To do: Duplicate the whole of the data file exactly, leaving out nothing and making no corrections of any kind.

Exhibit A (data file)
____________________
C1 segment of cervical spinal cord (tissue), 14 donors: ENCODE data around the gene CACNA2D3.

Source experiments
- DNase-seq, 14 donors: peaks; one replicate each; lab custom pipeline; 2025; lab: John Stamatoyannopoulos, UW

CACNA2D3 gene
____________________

C1 segment of cervical spinal cord (tissue), 14 donors: ENCODE data around the gene CACNA2D3.

Source experiments
- DNase-seq, 14 donors: peaks; one replicate each; lab custom pipeline; 2025; lab: John Stamatoyannopoulos, UW

CACNA2D3 gene